Maldonado sought review by the Court of Appeals. Maldonado’s appellate counsel conceded that Maldonado’s conduct was reckless but argued that it did not meet the requirements for DIM established in the Court’s recent precedents.

On July 1, 2014, a majority of the Court agreed. Quoting one of its precedents, the Court stated that “a depraved and utterly indifferent actor is someone who does not care if another is injured or killed” by his reckless conduct. The Court held that “assuming the People proffered evidence indicating that defendant was aware of and disregarded the substantial risk of injury or death caused by his driving, they failed to submit evidence establishing that defendant did not care whether grievous harm resulted.”

Despite applying the applicable standard to review the record in the light most favorable to the prosecution, the Court found that “defendant sought to mitigate the consequences of his reckless driving” by at times swerving to avoid crashing into other vehicles. The Court credited defendant for such “conscious avoidance of risk,” which it stated was “the antithesis of a complete disregard for the safety of others.” The Court found that, despite the fatal collision with Violet Kryzak, the purpose of Maldonado’s extremely dangerous driving tactics was simply “to speed his flight and to avoid crashing into other vehicles or pedestrians.” According to the Court’s review, the record showed “no indication that [Maldonado’s] conduct … was motivated solely by his intent to evade capture, regardless of the risk to human life.” Therefore, the Court ordered that, given Maldonado’s “conscious avoidance of risk” during his concededly reckless driving in a desperate effort to avoid capture for his crimes, his killing of Violet Kryzak rendered him guilty only of second-degree manslaughter.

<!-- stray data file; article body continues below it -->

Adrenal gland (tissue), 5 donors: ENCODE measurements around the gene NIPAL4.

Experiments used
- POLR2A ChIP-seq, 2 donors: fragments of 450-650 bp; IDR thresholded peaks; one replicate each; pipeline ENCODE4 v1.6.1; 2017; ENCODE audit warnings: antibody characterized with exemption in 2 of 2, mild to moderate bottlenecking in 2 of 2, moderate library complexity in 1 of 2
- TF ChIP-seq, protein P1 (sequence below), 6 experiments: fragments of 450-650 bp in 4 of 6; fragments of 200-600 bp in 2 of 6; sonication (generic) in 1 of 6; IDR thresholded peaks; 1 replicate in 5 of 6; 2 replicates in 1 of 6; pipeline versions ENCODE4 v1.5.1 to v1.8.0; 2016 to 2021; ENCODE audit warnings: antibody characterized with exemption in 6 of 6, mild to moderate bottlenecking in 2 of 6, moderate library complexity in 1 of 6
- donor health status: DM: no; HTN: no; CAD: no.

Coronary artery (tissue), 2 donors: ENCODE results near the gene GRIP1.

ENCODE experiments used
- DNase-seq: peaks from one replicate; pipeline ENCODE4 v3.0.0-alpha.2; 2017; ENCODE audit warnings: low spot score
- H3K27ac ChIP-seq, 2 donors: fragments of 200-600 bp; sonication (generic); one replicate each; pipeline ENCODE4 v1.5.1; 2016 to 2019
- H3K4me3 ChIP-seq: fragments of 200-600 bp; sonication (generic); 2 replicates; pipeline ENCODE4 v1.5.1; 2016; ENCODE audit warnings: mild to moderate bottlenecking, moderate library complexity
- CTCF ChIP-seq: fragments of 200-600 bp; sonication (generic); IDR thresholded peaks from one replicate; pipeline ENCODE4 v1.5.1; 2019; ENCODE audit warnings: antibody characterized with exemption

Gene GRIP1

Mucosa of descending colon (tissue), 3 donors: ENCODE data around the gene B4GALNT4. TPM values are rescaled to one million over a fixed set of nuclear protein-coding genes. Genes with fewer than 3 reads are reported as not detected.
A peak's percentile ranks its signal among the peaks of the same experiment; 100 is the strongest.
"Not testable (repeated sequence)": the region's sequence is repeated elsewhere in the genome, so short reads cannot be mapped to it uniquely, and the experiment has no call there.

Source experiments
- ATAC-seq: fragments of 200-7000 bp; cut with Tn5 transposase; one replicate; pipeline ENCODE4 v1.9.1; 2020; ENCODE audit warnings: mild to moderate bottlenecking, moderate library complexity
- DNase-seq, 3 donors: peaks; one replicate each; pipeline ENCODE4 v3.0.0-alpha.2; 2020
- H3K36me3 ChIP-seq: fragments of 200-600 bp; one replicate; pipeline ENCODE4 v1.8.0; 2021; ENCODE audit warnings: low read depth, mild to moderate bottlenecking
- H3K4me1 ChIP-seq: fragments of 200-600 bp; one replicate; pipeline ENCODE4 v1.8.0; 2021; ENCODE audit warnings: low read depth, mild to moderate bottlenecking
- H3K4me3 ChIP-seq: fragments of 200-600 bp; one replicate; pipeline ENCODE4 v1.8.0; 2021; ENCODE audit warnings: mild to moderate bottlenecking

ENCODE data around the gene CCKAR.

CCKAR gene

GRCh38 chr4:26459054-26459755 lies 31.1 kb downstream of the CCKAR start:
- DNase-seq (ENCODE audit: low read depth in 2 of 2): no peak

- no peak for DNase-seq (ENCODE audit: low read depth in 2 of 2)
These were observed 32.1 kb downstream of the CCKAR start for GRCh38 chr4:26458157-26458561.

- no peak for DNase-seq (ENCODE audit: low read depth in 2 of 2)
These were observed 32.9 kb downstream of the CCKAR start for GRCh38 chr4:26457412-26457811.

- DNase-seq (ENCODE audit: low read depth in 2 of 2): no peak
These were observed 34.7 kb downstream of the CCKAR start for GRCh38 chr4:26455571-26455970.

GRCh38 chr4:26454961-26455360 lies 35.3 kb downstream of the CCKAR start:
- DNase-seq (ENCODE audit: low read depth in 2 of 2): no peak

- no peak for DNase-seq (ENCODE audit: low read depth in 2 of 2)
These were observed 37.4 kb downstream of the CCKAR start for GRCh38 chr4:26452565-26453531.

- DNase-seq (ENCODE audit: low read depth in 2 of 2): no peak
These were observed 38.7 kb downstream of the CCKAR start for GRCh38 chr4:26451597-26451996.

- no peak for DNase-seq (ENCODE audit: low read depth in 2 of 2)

In a dissenting opinion joined by Judge Graffeo, Judge Pigott noted that after Maldonado narrowly avoided collision with one pedestrian and then struck and killed Ms. Kryzak, he did not cease his reckless conduct “when he had the opportunity to display that he cared whether or not he might strike a pedestrian.” Applying the required standard of review, Judge Pigott stated that there was “a valid line of reasoning and permissible inferences from which a rational jury” could find that defendant “simply did not care whether or not a pedestrian died,” thus demonstrating not just extreme recklessness but also “utter indifference to the value of human life.”